Simple Science Experiment: Oil, Water, and Food Coloring - MetroFamily Magazine
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Simple Science Experiment: Oil, Water, and Food Coloring

by Steve Davala

Reading Time: 2 minutes 

Not enough time to think of a thoughtful science lesson for your kids? Here’s an experiment that is not only entertaining, but will also help your child become a good thinker.

Science is all about making observations and figuring out how things work. Simple, hands-on experiments that begin with, “What do you think will happen?” or end with, “Can you make it happen differently?” get children’s minds in the right place.


The following easy-to-set-up experiment involves mixing equal parts oil and water and then adding a drop of food coloring. The water-based drop remains intact until it sinks through the oil and contacts the water, at which point the color at last disperses. The oil remains separate from the water because it lacks polarity (an article for another day) and floats because it’s less dense.

Understanding density will help your children get the most from the experiment, so here’s a quick explanation. Let’s say you have two objects that are the same size but different weights. The one that weighs more has more matter packed into it. It is denser. A good way to tell if something is more or less dense than water is to put it in water. If it sinks, it’s denser, if it floats, it’s less dense.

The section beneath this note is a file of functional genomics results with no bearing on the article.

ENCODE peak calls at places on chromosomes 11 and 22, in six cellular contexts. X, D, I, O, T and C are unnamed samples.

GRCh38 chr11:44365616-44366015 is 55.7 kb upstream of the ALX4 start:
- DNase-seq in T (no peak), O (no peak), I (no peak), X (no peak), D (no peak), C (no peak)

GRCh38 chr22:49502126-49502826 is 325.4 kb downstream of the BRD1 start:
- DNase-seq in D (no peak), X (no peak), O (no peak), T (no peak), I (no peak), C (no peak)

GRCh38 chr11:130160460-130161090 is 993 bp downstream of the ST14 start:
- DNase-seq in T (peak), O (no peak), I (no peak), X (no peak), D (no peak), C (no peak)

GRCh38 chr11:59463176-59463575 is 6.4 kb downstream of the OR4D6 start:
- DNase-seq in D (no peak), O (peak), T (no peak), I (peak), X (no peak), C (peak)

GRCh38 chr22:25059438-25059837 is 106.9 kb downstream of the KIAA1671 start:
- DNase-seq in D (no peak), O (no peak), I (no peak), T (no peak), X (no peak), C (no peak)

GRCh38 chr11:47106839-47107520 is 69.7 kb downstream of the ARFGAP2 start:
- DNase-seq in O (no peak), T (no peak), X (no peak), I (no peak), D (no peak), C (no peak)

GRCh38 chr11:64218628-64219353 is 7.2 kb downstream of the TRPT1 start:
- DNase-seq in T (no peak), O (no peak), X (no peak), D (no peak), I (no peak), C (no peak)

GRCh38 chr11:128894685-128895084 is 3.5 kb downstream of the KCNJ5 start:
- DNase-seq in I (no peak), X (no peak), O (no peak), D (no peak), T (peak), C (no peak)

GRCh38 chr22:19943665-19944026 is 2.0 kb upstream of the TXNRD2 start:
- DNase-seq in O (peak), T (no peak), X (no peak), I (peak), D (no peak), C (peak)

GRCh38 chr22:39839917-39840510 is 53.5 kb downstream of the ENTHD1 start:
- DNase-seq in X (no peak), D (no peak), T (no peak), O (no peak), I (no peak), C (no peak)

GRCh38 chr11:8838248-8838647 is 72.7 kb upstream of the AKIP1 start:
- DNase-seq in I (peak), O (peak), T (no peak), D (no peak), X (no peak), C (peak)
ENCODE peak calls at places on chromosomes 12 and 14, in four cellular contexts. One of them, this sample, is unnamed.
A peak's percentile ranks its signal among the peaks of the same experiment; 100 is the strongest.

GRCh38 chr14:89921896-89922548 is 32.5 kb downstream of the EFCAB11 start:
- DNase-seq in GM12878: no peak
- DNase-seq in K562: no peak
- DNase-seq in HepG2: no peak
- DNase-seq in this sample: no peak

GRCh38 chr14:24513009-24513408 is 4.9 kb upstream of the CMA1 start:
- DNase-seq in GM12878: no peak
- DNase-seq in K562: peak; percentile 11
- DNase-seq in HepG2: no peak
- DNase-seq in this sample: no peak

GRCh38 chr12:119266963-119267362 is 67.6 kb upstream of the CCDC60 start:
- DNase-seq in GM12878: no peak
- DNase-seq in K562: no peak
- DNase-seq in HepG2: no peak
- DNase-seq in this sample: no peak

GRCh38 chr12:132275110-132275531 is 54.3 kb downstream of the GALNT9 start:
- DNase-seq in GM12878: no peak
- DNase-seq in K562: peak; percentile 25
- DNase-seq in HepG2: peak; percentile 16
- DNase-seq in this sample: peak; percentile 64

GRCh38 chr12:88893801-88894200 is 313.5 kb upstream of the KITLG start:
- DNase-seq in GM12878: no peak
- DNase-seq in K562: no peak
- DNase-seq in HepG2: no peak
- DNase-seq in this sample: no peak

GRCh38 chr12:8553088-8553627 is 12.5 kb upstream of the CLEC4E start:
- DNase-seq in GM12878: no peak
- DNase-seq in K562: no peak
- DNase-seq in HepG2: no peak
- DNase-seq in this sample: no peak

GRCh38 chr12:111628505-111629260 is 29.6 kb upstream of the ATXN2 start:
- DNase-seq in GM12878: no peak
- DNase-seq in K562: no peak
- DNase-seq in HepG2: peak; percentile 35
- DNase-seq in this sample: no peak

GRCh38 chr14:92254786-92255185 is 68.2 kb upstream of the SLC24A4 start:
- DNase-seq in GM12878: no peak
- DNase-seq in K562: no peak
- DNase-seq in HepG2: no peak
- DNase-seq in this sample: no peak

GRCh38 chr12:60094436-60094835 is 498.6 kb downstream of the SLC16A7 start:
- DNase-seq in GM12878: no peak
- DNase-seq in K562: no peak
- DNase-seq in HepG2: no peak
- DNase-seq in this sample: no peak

This is a simple experiment, but with really great effects and good scientific concepts. Kids will love the explosion of color once the food coloring makes it through the oil. You will love the ease of setup and cleanup.


  • Several drinking glasses,
  • water,
  • vegetable oil,
  • liquid food coloring,
  • a toothpick.


  1. Ask what will happen when you mix oil and water together
  2. Pour about ½ cup of oil into the drinking glass
  3. Pour the same amount of water into the glass
  4. Watch how the two separate
  5. Explain density and ask which is denser, water or oil (the oil floats, showing it’s less dense than water)
  6. Ask what will happen when you put one drop of water-based food coloring into the oil
  7. Have the child put a drop in and observe (if the drop needs encouragement to move downward, use a toothpick)
  8. Ask again which is denser, the water-based drop or oil (the water-based drop sinks, showing it’s more dense than oil)

The experimenting doesn’t have to be over yet, however. In fact, this is when the science really starts to happen. Children will want to continue this one by adding more or different colors to the oil and water (perhaps to the one they already started to see how colors mix, perhaps to a fresh cup). They might choose a different cup size or shape, they may choose different amounts of oil and water, they may even ask some really great questions like, “Food coloring doesn’t mix with oil, but what does it mix with?” Whatever they do, it’s in the name of science, and by encouraging their experimenting, you will be furthering their scientific development.

Steve Davala is a middle school science and math teacher. He enjoys the hands-on approach to learning science, as do his two kids!

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